Temporary Software Is Not

I (Don’t) Have a Plan

I have a home gym in the middle of my dining room.

Why would I put it there, you ask?

Excellent question.

It had been in the basement in pieces since the last time I moved.  I wanted to start using it again, but wasn’t sure I still had all the parts.

Luckily, the assembly instructions were online, so I started lining the pieces up.

I worked on it near my computer so I could follow along with the instructions on the screen.  I ended up assembling the entire thing while trying to figure it out, which took a few hours.

There was one washer missing, so no big deal.

Now the heavy gym, fully assembled in my dining room, with 200lbs of weights and rubber feet on the bottom, wouldn’t slide across the linoleum floor.

I usually come up with clever solutions, like putting paper under the feet to reduce the friction.  But the end with 200lbs of weight doesn’t have any way to lift it up to slide the paper under.

I had taken a shortcut just to see if it could be built.  I used the “temporary” solution instead of printing out the instructions and hauling all the heavy pieces up another floor to the spare bedroom.

Well now the dining room is my workout room.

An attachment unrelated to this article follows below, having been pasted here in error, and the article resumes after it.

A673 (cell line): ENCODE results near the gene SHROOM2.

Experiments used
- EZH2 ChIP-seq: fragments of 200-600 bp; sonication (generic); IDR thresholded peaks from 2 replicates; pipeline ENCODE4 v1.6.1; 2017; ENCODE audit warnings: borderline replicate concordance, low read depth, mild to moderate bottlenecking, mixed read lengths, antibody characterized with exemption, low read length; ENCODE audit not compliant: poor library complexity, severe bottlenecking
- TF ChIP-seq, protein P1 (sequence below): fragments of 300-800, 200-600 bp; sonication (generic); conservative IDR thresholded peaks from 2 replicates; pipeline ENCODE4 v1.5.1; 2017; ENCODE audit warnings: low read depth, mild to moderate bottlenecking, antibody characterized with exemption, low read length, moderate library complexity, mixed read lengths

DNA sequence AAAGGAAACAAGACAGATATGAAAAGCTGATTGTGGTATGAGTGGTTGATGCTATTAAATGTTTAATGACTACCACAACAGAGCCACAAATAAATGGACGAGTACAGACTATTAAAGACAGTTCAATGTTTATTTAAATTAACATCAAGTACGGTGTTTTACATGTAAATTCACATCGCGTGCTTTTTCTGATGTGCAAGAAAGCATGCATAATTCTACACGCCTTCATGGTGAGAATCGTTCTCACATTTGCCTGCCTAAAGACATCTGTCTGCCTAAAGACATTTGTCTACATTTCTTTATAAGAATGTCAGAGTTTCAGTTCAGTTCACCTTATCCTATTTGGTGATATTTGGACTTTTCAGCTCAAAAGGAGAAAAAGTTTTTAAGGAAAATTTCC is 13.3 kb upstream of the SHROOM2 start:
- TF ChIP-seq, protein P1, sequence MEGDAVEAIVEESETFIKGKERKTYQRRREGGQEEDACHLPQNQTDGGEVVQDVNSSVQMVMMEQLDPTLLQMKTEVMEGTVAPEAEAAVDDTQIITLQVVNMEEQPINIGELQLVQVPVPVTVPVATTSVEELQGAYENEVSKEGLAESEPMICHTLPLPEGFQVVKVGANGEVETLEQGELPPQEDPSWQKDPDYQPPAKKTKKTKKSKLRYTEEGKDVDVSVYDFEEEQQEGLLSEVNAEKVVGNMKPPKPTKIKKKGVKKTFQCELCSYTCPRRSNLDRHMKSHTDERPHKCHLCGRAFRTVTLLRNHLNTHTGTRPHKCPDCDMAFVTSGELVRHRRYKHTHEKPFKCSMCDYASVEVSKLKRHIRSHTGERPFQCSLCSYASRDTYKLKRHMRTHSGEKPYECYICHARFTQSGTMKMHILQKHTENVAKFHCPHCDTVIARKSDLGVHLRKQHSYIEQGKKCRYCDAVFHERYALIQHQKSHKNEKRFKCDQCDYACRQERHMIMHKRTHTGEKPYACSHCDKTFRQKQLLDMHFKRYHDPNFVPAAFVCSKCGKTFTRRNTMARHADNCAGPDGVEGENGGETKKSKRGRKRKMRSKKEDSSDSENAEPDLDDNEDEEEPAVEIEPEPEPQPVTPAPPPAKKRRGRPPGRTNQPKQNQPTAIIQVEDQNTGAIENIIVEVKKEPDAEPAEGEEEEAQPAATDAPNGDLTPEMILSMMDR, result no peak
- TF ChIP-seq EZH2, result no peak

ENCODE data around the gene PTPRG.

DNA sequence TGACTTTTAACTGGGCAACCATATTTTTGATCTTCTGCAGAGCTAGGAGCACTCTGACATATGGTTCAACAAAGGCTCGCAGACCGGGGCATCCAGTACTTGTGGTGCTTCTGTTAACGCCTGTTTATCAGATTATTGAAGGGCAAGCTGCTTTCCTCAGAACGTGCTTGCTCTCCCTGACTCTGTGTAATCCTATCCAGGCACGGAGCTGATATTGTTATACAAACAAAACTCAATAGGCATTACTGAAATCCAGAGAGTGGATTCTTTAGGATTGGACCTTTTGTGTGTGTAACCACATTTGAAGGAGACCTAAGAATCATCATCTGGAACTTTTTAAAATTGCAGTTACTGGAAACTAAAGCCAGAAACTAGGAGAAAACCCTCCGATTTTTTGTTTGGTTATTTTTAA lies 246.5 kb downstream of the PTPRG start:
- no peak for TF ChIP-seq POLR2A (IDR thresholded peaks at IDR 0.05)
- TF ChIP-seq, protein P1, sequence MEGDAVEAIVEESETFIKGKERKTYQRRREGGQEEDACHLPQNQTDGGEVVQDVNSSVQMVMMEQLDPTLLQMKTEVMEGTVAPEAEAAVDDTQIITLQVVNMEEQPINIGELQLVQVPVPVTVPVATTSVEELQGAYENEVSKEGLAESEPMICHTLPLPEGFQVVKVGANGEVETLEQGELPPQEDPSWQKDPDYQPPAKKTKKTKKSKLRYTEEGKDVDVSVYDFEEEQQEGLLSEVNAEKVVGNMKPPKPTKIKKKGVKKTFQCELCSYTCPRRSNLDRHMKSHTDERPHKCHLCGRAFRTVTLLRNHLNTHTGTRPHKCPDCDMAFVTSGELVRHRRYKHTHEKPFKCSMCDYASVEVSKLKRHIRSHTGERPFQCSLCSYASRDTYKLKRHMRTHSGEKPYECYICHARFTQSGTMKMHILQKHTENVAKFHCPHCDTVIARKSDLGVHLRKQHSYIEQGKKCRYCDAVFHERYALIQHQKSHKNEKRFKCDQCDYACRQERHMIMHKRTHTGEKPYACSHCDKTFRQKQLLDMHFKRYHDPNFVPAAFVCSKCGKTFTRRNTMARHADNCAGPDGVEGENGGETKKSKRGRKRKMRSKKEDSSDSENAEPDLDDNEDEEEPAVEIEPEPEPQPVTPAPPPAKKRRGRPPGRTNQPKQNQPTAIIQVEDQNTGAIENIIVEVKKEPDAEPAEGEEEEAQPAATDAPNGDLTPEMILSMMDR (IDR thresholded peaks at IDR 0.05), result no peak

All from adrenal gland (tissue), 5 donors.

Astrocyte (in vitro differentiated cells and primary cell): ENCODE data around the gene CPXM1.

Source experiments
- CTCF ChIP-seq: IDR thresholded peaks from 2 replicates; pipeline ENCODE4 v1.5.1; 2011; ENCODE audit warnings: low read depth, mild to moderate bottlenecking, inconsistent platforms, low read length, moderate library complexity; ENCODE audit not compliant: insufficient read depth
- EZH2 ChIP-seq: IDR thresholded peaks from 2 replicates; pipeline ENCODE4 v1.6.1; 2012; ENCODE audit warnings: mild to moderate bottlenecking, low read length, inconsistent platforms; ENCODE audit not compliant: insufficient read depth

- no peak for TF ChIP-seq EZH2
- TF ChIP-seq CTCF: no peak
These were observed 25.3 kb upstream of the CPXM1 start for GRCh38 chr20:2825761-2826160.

The same thing happens to software.

It’s Just Temporary, No Need to Waste Time On Planning

If you don’t take the time to build it correctly right from the start, you end up with something that gets in the way more often than it helps.

I only use my home gym a few times a week (well, let’s pretend I do), so it’s not really a big deal that it’s in the wrong place.  Your software is something you use every day, so all the extra time it takes to make it work adds up over the year.

You may think since it’s a temporary solution, shortcuts are fine.

Very rarely is any piece of software actually “temporary”.  Most of the temporary solutions I’ve seen have been in place for years, and the users struggle to make them work properly.

And the business pays for all that lost time and energy.

I don’t want to spend hours taking my home gym apart, and hours more reassembling it.  Nor do you want to do that with your software, which takes considerably more than a few hours.

If you don’t have the time and money to do it right the first time, will you have the time and money to redo it later?

Plan your software and make sure it’s the best business asset you can possibly build.  That’s what I do – contact me when you’re ready to build it right.

 

About the Author Phillip Theriault

I am a computer programmer specializing in building database software with ASP.NET MVC, C#, and SQL Server.

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